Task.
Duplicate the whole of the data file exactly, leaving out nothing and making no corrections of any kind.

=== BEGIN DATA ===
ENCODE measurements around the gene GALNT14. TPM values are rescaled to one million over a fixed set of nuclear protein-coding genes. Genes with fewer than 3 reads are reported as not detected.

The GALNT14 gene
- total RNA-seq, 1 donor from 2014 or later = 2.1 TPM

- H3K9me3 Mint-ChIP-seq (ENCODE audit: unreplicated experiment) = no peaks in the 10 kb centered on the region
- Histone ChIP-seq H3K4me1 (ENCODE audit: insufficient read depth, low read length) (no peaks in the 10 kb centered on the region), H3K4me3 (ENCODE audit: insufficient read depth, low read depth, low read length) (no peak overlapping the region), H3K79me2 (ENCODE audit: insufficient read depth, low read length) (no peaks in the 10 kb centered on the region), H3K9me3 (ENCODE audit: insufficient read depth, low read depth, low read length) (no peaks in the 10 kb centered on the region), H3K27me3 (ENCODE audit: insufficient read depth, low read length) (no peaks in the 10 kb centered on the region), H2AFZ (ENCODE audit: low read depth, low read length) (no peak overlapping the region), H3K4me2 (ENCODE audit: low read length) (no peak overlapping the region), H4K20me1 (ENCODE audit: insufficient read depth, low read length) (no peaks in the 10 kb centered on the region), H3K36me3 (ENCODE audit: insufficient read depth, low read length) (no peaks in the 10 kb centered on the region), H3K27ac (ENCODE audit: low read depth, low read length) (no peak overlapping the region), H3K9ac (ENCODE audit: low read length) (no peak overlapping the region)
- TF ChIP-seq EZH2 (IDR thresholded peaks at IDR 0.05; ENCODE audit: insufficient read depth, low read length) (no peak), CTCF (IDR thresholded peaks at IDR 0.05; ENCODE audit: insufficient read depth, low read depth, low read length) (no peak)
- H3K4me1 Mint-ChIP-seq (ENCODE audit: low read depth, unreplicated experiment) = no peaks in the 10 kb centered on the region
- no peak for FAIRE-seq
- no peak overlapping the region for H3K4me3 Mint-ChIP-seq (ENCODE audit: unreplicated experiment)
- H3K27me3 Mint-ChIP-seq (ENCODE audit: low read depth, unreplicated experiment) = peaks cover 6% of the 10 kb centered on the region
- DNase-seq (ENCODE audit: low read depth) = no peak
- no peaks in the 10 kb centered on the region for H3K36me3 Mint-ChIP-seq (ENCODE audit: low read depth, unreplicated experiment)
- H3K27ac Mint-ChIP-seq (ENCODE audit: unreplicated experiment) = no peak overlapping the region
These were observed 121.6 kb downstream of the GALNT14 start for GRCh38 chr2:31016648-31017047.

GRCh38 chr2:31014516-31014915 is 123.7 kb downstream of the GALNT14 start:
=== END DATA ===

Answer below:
ENCODE measurements around the gene GALNT14. TPM values are rescaled to one million over a fixed set of nuclear protein-coding genes. Genes with fewer than 3 reads are reported as not detected.

The GALNT14 gene
- total RNA-seq, 1 donor from 2014 or later = 2.1 TPM

- H3K9me3 Mint-ChIP-seq (ENCODE audit: unreplicated experiment) = no peaks in the 10 kb centered on the region
- Histone ChIP-seq H3K4me1 (ENCODE audit: insufficient read depth, low read length) (no peaks in the 10 kb centered on the region), H3K4me3 (ENCODE audit: insufficient read depth, low read depth, low read length) (no peak overlapping the region), H3K79me2 (ENCODE audit: insufficient read depth, low read length) (no peaks in the 10 kb centered on the region), H3K9me3 (ENCODE audit: insufficient read depth, low read depth, low read length) (no peaks in the 10 kb centered on the region), H3K27me3 (ENCODE audit: insufficient read depth, low read length) (no peaks in the 10 kb centered on the region), H2AFZ (ENCODE audit: low read depth, low read length) (no peak overlapping the region), H3K4me2 (ENCODE audit: low read length) (no peak overlapping the region), H4K20me1 (ENCODE audit: insufficient read depth, low read length) (no peaks in the 10 kb centered on the region), H3K36me3 (ENCODE audit: insufficient read depth, low read length) (no peaks in the 10 kb centered on the region), H3K27ac (ENCODE audit: low read depth, low read length) (no peak overlapping the region), H3K9ac (ENCODE audit: low read length) (no peak overlapping the region)
- TF ChIP-seq EZH2 (IDR thresholded peaks at IDR 0.05; ENCODE audit: insufficient read depth, low read length) (no peak), CTCF (IDR thresholded peaks at IDR 0.05; ENCODE audit: insufficient read depth, low read depth, low read length) (no peak)
- H3K4me1 Mint-ChIP-seq (ENCODE audit: low read depth, unreplicated experiment) = no peaks in the 10 kb centered on the region
- no peak for FAIRE-seq
- no peak overlapping the region for H3K4me3 Mint-ChIP-seq (ENCODE audit: unreplicated experiment)
- H3K27me3 Mint-ChIP-seq (ENCODE audit: low read depth, unreplicated experiment) = peaks cover 6% of the 10 kb centered on the region
- DNase-seq (ENCODE audit: low read depth) = no peak
- no peaks in the 10 kb centered on the region for H3K36me3 Mint-ChIP-seq (ENCODE audit: low read depth, unreplicated experiment)
- H3K27ac Mint-ChIP-seq (ENCODE audit: unreplicated experiment) = no peak overlapping the region
These were observed 121.6 kb downstream of the GALNT14 start for GRCh38 chr2:31016648-31017047.

GRCh38 chr2:31014516-31014915 is 123.7 kb downstream of the GALNT14 start: